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Government to push Labor on child abuse crackdown

Type of protection : Granting release

The Coalition will ask MPs to vote on tougher laws for child sex offences when parliament resumes this week in a crackdown on paedophiles that is set to create headaches for Labor, given the party's longstanding opposition to mandatory sentencing.

The Morrison government wants to increase penalties for child sex offenders, including mandatory minimum sentences for the most serious child sex offences under federal laws – such as child sex tourism – and for repeat child sex offenders.

The Coalition says the new laws are needed because "lenient sentencing practices" are not protecting the community from paedophiles, noting 28 per cent of those convicted of federal offences last year did not spend any time in jail.

The Morrison government wants to introduce mandatory minimum sentences for some federal child sex offences.

The Morrison government wants to introduce mandatory minimum sentences for some federal child sex offences. CREDIT:VIKI LASCARIS

"This is totally out of step with community expectations," Attorney-General Christian Porter said.

The government tried unsuccessfully to legislate the changes in the last parliament. Off the back of its election win, it now plans to put Labor under renewed pressure to support the bill, which also includes a maximum life penalty for the most serious federal child sex offences and presumption against bail, to keep offenders in custody while they face trial.

Labor has a long-standing opposition to mandatory sentencing, which is enshrined in its national platform.  But the issue has already created some tensions within the party, as it works out its various policy positions in wake of the election.  Victorian left powerbroker Senator Kim Carr intervened in a caucus meeting in July, when it was suggested the party might back mandatory sentencing in this instance.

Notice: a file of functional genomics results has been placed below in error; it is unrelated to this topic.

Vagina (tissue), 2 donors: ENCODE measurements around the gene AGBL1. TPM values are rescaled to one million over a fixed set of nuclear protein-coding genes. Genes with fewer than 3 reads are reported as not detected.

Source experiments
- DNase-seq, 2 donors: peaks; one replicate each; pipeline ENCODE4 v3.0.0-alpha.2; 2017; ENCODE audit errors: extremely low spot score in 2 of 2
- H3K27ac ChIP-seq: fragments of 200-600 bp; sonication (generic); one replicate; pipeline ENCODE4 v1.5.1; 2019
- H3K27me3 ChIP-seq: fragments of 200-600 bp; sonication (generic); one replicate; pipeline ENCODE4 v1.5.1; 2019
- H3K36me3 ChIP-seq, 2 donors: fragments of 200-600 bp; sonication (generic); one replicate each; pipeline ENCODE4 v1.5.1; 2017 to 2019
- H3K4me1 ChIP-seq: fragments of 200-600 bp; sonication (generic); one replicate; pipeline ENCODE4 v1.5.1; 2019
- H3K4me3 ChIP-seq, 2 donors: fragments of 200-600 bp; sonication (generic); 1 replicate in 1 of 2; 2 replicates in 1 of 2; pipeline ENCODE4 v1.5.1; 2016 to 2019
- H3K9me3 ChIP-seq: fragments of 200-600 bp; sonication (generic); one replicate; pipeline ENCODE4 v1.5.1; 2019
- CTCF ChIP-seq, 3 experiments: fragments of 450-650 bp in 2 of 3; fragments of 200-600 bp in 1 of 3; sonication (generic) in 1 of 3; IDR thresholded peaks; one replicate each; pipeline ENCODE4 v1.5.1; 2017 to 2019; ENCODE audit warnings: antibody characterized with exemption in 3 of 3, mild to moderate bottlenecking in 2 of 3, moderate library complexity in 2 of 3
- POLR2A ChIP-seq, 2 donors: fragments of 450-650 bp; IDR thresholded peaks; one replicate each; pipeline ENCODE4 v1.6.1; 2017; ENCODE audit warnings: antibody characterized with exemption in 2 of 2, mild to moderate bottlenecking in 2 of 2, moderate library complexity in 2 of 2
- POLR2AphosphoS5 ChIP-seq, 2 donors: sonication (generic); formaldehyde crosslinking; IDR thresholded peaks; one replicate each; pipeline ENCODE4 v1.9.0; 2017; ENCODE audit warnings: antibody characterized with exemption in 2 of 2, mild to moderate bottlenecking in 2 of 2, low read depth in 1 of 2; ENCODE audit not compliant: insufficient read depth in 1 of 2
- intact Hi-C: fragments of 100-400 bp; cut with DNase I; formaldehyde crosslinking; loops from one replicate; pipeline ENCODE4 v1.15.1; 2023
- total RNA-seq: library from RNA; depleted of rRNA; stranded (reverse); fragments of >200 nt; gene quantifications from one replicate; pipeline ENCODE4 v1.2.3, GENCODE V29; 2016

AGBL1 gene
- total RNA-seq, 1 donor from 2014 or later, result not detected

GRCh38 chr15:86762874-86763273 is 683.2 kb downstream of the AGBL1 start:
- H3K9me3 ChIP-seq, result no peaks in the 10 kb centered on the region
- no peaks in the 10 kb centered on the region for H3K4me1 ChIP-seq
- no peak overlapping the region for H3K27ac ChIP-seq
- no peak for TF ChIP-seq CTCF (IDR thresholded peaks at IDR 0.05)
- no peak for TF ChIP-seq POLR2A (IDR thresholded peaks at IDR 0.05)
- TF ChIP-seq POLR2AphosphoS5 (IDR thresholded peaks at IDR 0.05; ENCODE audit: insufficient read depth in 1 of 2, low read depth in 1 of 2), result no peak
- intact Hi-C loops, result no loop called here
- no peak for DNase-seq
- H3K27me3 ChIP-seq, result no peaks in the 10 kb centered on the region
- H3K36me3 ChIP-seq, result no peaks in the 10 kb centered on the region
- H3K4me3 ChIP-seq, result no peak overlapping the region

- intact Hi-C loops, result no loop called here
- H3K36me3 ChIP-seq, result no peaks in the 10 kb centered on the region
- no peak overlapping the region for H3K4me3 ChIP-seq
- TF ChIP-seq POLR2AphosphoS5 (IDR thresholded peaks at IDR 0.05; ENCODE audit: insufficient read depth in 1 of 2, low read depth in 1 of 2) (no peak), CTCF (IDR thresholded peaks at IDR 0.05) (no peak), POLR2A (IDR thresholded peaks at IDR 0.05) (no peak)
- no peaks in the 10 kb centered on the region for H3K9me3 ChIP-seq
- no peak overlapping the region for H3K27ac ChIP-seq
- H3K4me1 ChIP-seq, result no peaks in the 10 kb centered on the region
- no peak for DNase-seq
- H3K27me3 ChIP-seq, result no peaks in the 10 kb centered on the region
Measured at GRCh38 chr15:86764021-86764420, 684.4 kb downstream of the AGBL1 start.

Mandatory sentencing has also stirred some dissent on the government benches, with reports Liberal backbencher Russell Broadbent does not support the changes, which would take away judges' discretion.

Prime Minister Scott Morrison has changed the cabinet rules to make clear ministers should attend in person.

A spokesperson for shadow attorney-general Mark Dreyfus said the Labor party would wait until a Senate committee report on the bill, due in November, before it confirmed a position. It is expected that if the bill comes to a vote in the House this week, Labor would wave it through, leaving it open to make a change in the Senate.

In September, Labor leader Anthony Albanese said, "I think people who engage in attacks against kids are vile and deserve to have the book thrown at them".  But he cautioned mandatory sentencing can lead to fewer convictions because judges "make the view that because it's mandatory sentencing, all of the circumstances can't be factored in".

Lawyers are also strongly opposed to the change.  According to Shine Lawyers – a major firm representing abuse victims – mandatory sentencing is "unlikely to deter offenders".

The Law Council of Australia also said the plan "imposes unacceptable restrictions on judicial discretion and independence".

"[This] undermines [the] fundamental rule of principles and human rights obligations."

The bill does not deal with all sex abuse cases, many of which come under state laws. Federal laws deal with offences such as travelling overseas for sex tourism and online offences, such as accessing or transmitting child abuse material, or using a carriage service to groom or abuse a child.

This week, parliament is also due to debate the Coalition's controversial drug-testing trial for welfare recipients. The trial hinges on the support of independent senator Jacqui Lambie, who is so far resistant to the idea. But the government remains hopeful it will be able to make a deal with the Tasmanian senator.

The government is also expecting the Senate to back one of its key election announcements: a scheme to help 10,000 first home buyers with their deposit.

Labor supported the scheme almost immediately during the election campaign and is expected to back it again in the upper house. But in a Senate report released on Friday, Labor senators acknowledged there was "very little information" about how it would work.

Source : https://www.smh.com.au/politics/federal/government-to-push-labor-on-child-abuse-crackdown-20191011-p52zv8.html

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